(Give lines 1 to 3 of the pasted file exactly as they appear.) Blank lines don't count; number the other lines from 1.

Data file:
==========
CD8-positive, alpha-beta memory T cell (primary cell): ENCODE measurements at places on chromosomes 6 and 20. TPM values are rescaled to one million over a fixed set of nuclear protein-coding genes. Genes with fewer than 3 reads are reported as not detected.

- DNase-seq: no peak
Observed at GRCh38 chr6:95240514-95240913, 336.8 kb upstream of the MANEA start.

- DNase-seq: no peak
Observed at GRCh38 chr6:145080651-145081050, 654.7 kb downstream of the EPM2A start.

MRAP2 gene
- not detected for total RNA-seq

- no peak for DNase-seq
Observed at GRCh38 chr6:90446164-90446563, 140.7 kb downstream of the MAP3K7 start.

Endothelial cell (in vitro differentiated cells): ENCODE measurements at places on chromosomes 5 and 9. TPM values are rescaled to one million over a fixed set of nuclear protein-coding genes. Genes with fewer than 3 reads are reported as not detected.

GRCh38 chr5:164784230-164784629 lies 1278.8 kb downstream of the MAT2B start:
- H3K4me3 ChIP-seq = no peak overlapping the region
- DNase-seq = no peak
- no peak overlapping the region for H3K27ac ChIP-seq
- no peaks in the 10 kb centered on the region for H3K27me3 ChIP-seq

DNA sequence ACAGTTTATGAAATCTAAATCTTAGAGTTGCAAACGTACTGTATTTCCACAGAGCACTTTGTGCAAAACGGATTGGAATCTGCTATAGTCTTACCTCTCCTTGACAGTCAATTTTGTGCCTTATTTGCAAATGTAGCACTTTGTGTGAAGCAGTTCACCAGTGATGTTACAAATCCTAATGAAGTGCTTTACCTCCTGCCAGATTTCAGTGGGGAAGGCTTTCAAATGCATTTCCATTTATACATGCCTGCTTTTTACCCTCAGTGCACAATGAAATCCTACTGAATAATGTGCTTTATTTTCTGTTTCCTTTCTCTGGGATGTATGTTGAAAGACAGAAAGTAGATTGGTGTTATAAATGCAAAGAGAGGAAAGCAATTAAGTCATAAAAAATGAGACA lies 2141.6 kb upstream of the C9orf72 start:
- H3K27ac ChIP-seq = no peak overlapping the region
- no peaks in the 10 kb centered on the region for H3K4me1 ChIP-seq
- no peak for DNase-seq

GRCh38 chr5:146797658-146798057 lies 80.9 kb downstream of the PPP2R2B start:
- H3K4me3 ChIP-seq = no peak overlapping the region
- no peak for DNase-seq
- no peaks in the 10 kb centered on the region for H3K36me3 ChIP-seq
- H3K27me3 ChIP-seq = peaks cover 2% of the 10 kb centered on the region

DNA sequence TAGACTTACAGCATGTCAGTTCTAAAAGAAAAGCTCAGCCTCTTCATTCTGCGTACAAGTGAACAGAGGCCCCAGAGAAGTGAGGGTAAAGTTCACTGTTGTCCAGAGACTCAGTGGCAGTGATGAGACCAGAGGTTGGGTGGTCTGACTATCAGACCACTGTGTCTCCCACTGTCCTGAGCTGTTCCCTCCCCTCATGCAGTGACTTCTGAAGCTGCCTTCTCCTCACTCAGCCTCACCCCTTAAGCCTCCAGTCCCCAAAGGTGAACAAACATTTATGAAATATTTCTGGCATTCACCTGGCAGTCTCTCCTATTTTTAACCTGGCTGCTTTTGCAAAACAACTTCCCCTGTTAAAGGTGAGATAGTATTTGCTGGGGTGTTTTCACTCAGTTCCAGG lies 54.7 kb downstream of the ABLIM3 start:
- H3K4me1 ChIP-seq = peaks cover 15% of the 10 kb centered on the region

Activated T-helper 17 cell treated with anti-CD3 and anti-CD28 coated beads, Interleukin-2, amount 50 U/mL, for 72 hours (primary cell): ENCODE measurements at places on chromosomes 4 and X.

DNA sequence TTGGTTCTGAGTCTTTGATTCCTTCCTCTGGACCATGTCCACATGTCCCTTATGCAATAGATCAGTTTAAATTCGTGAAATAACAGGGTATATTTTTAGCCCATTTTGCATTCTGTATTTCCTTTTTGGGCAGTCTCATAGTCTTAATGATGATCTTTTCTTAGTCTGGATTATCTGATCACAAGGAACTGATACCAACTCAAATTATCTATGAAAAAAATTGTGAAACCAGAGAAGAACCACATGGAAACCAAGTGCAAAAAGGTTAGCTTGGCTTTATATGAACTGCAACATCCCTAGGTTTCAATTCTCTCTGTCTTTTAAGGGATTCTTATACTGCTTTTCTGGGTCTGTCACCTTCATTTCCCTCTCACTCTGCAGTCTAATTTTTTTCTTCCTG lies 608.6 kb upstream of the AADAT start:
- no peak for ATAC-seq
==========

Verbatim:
CD8-positive, alpha-beta memory T cell (primary cell): ENCODE measurements at places on chromosomes 6 and 20. TPM values are rescaled to one million over a fixed set of nuclear protein-coding genes. Genes with fewer than 3 reads are reported as not detected.

- DNase-seq: no peak
Observed at GRCh38 chr6:95240514-95240913, 336.8 kb upstream of the MANEA start.